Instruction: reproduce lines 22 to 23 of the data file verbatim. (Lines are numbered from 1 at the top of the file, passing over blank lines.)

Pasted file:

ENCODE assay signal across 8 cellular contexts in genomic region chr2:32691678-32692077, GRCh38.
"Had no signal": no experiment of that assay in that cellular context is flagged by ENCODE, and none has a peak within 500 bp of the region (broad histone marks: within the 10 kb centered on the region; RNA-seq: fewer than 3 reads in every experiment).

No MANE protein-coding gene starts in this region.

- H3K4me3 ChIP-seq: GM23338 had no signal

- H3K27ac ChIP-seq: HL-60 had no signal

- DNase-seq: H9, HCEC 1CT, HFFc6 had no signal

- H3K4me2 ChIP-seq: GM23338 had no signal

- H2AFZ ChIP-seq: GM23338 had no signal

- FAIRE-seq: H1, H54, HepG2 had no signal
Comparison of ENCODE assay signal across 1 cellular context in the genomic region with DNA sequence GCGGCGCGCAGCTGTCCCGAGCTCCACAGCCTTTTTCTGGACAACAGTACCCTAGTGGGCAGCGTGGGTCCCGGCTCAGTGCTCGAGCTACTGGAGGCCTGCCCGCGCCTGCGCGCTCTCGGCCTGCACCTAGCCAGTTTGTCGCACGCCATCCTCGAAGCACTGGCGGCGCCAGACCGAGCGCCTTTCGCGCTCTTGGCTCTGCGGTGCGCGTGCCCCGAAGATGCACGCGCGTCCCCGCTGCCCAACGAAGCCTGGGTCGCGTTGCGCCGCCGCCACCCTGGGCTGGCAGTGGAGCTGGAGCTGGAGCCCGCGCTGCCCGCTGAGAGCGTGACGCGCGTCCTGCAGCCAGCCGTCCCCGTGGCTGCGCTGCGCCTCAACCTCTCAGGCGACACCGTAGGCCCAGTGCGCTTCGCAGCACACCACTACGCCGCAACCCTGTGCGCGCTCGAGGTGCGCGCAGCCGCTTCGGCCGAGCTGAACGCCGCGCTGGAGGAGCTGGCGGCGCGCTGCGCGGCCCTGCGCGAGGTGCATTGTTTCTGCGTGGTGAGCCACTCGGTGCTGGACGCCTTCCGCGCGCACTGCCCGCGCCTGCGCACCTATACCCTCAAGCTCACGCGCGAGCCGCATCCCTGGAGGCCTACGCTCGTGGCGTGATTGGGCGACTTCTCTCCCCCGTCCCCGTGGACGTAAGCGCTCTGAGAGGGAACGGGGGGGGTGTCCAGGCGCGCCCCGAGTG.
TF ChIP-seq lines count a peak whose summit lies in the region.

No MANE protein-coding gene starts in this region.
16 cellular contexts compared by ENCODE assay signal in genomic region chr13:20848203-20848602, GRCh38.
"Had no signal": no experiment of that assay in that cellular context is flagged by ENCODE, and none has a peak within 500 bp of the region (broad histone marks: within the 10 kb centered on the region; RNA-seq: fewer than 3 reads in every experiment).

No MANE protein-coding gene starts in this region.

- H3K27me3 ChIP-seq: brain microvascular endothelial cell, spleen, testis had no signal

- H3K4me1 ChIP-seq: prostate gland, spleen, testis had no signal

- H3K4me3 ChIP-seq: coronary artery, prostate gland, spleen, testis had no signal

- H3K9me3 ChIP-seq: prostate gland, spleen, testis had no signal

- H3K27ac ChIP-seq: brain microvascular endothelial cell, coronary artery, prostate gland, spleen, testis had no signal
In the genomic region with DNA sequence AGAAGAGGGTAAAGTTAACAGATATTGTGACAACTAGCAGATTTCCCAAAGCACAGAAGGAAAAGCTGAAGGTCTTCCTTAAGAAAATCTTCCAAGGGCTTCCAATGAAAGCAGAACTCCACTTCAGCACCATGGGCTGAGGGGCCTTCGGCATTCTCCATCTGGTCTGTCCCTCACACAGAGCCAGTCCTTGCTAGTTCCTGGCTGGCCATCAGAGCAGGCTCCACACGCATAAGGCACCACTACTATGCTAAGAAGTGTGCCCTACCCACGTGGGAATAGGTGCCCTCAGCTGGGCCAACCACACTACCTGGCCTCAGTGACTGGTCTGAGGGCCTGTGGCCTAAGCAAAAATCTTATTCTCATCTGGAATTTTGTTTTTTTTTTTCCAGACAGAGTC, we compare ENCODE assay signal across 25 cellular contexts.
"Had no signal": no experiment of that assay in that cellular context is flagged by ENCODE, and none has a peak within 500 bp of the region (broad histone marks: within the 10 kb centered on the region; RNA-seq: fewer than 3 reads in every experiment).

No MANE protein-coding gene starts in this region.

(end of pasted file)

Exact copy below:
"Had no signal": no experiment of that assay in that cellular context is flagged by ENCODE, and none has a peak within 500 bp of the region (broad histone marks: within the 10 kb centered on the region; RNA-seq: fewer than 3 reads in every experiment).

No MANE protein-coding gene starts in this region.